The shed on the property was not on fire when firefighters arrived, despite early rumors the fire started there.

A representative of Twelve Tribes couldn’t immediately be reached for comment.

The second fire started near the Marshall Mesa trailhead, about 2,000 feet southwest of the first fire. Investigators said it was unlikely that embers from the first fire could have traveled that far, against wind blowing west to east at sustained speeds of 50 mph. 

A trail camera captured footage of an unmoored powerline in the area, authorities said. 

A separate report of a downed line near Colorado 93 and Eldorado Springs Drive turned out to be a communication line, which did not have enough electrical current to start a fire, according to the investigation. 

Experts ruled out coal seams as a likely cause of the fire, Johnson said, because significant mitigation work was done after a surface vent from an underground coal fire ignited a small grass fire in 2005.  

After 275 tons of material was dumped into the area, the temperature of the air from the coal vents was below 90 degrees, compared with 373 degrees prior to the mitigation. After the Marshall fire, experts tested the temperatures again and said there was no indication that temperatures coming out of the vents were high enough to cause a fire.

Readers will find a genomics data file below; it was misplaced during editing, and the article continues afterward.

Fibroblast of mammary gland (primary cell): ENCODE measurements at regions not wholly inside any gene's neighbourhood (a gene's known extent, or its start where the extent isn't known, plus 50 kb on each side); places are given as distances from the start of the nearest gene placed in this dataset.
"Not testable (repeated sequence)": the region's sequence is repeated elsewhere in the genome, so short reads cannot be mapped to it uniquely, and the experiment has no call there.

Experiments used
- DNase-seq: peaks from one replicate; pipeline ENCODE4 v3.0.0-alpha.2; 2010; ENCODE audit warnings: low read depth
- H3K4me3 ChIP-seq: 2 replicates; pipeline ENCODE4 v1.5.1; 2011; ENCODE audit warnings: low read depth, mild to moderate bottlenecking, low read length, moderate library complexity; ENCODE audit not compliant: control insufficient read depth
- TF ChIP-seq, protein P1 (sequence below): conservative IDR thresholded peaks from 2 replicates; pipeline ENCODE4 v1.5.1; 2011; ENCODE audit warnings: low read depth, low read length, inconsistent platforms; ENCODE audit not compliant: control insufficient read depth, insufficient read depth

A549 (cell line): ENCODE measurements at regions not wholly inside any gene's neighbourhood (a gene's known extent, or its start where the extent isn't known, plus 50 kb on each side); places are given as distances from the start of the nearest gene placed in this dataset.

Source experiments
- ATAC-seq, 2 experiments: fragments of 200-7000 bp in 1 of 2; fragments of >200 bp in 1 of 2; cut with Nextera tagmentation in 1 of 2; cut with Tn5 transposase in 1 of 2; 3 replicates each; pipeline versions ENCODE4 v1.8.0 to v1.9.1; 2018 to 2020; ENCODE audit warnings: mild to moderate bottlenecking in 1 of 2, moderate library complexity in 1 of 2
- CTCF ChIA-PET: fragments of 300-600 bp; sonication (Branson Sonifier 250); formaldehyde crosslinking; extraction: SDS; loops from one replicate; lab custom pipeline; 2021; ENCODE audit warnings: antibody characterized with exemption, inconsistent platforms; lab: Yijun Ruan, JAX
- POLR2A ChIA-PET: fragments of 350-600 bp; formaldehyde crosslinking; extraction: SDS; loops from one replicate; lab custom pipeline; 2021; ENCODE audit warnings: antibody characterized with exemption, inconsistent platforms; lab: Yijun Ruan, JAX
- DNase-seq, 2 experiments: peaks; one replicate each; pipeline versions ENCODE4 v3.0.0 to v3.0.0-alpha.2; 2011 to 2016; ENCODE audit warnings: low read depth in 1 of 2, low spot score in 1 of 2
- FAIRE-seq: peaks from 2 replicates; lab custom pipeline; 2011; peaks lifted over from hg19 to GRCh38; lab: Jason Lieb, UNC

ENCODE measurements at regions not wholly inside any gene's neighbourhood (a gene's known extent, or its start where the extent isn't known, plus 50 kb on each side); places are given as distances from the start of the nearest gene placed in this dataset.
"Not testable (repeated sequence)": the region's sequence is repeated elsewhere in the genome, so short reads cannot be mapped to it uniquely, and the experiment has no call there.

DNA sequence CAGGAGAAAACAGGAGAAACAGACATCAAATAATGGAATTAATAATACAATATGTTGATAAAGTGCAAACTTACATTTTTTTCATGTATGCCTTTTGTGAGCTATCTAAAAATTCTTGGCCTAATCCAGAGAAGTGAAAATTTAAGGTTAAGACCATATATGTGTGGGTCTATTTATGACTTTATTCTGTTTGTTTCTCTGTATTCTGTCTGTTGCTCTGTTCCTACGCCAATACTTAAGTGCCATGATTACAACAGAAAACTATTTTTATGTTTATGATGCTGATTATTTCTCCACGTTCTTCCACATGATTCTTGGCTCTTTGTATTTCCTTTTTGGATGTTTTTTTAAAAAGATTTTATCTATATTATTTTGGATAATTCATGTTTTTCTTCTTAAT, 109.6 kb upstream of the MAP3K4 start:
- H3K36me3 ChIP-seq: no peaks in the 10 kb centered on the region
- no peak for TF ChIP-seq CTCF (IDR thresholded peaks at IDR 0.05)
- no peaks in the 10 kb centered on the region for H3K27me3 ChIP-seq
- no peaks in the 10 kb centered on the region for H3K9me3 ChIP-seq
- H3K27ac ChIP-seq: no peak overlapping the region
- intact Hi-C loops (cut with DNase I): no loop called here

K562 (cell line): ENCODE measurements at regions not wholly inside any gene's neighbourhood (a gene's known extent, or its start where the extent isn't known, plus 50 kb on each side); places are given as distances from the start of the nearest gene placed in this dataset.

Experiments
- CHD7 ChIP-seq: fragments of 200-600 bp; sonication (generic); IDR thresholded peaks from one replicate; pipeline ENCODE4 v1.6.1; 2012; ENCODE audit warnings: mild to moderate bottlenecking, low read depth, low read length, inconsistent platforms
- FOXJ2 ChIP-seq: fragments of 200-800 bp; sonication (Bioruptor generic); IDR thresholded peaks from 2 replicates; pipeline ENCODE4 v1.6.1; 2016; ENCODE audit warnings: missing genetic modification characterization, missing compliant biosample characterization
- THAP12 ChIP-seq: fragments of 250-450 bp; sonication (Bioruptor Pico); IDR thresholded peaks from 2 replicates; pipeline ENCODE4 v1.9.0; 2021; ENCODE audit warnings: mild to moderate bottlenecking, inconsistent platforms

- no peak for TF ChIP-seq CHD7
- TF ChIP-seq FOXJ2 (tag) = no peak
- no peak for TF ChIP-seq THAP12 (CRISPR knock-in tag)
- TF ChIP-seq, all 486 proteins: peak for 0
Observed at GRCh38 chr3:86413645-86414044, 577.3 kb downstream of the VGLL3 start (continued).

Boulder County strengthened its ordinances last year to provide specific guidelines on how to fully extinguish fires.

Documents detailing the Marshall fire investigation were posted on Boulder County’s website Thursday afternoon.

Johnson said he expected the lack of criminal charges to bring mixed reactions from members of the community, some who are on a path moving forward and others who are “still struggling to make it to tomorrow.”

“I know that ultimately sometimes really bad things happen and I was caught up in that. My home was lost, but I’m moving forward, because, for me, it’s very important to reclaim my life after the fire,” he said. “And the only way I feel that I can do that is to rebuild my home, plant my flag, and get back in my neighborhood.”

Colorado Sun reporter Parker Yamasaki contributed to this story

Olivia Prentzel covers breaking news and a wide range of other important issues impacting Coloradans for The Colorado Sun, where she has been a staff writer since 2021. At The Sun, she has covered wildfires, criminal justice, the environment,...